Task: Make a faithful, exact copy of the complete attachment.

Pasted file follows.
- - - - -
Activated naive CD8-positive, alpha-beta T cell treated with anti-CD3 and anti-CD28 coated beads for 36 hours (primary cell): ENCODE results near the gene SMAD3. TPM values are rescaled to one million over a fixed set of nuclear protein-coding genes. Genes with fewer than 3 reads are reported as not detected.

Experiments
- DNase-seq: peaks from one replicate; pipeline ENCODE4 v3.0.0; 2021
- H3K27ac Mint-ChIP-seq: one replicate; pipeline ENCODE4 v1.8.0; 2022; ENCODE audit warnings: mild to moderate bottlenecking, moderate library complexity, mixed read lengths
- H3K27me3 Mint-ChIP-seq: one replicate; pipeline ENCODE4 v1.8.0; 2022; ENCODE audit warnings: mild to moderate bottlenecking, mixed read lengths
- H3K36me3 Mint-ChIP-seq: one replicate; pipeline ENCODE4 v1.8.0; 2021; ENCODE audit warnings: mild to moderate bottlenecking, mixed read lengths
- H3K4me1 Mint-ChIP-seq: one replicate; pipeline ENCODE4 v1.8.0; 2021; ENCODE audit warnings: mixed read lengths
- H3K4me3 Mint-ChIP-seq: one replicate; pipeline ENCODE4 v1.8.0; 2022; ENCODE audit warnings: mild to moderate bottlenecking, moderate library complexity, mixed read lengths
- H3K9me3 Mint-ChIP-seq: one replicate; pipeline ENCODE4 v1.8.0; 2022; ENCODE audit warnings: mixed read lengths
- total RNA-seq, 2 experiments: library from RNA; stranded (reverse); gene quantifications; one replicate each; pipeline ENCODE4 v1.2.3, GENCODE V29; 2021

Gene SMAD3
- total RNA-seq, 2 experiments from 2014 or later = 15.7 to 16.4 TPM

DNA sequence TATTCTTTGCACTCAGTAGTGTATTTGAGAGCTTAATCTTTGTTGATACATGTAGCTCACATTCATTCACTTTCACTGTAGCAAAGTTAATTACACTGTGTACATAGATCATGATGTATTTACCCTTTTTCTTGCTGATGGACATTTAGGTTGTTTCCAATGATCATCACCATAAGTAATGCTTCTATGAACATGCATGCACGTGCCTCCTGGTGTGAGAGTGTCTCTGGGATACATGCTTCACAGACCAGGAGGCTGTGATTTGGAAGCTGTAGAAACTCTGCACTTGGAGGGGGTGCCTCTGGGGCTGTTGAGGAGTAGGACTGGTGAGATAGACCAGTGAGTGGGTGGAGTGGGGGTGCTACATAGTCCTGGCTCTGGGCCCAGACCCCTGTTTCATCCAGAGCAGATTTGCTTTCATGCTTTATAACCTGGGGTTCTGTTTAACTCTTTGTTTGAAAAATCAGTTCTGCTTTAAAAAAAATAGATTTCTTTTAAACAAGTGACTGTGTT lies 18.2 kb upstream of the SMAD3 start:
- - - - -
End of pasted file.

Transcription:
Activated naive CD8-positive, alpha-beta T cell treated with anti-CD3 and anti-CD28 coated beads for 36 hours (primary cell): ENCODE results near the gene SMAD3. TPM values are rescaled to one million over a fixed set of nuclear protein-coding genes. Genes with fewer than 3 reads are reported as not detected.

Experiments
- DNase-seq: peaks from one replicate; pipeline ENCODE4 v3.0.0; 2021
- H3K27ac Mint-ChIP-seq: one replicate; pipeline ENCODE4 v1.8.0; 2022; ENCODE audit warnings: mild to moderate bottlenecking, moderate library complexity, mixed read lengths
- H3K27me3 Mint-ChIP-seq: one replicate; pipeline ENCODE4 v1.8.0; 2022; ENCODE audit warnings: mild to moderate bottlenecking, mixed read lengths
- H3K36me3 Mint-ChIP-seq: one replicate; pipeline ENCODE4 v1.8.0; 2021; ENCODE audit warnings: mild to moderate bottlenecking, mixed read lengths
- H3K4me1 Mint-ChIP-seq: one replicate; pipeline ENCODE4 v1.8.0; 2021; ENCODE audit warnings: mixed read lengths
- H3K4me3 Mint-ChIP-seq: one replicate; pipeline ENCODE4 v1.8.0; 2022; ENCODE audit warnings: mild to moderate bottlenecking, moderate library complexity, mixed read lengths
- H3K9me3 Mint-ChIP-seq: one replicate; pipeline ENCODE4 v1.8.0; 2022; ENCODE audit warnings: mixed read lengths
- total RNA-seq, 2 experiments: library from RNA; stranded (reverse); gene quantifications; one replicate each; pipeline ENCODE4 v1.2.3, GENCODE V29; 2021

Gene SMAD3
- total RNA-seq, 2 experiments from 2014 or later = 15.7 to 16.4 TPM

DNA sequence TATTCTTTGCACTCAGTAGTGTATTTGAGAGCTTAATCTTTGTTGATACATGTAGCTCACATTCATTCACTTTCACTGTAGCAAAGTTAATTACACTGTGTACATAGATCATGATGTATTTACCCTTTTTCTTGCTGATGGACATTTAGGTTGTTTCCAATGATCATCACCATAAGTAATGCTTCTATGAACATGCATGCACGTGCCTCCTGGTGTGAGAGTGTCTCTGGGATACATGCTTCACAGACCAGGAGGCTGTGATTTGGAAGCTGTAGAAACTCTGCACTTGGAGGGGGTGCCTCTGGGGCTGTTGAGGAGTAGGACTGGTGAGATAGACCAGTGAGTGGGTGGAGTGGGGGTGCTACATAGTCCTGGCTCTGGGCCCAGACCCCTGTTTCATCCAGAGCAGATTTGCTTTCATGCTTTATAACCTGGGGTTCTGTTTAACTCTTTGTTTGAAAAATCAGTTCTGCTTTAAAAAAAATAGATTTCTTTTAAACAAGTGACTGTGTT lies 18.2 kb upstream of the SMAD3 start: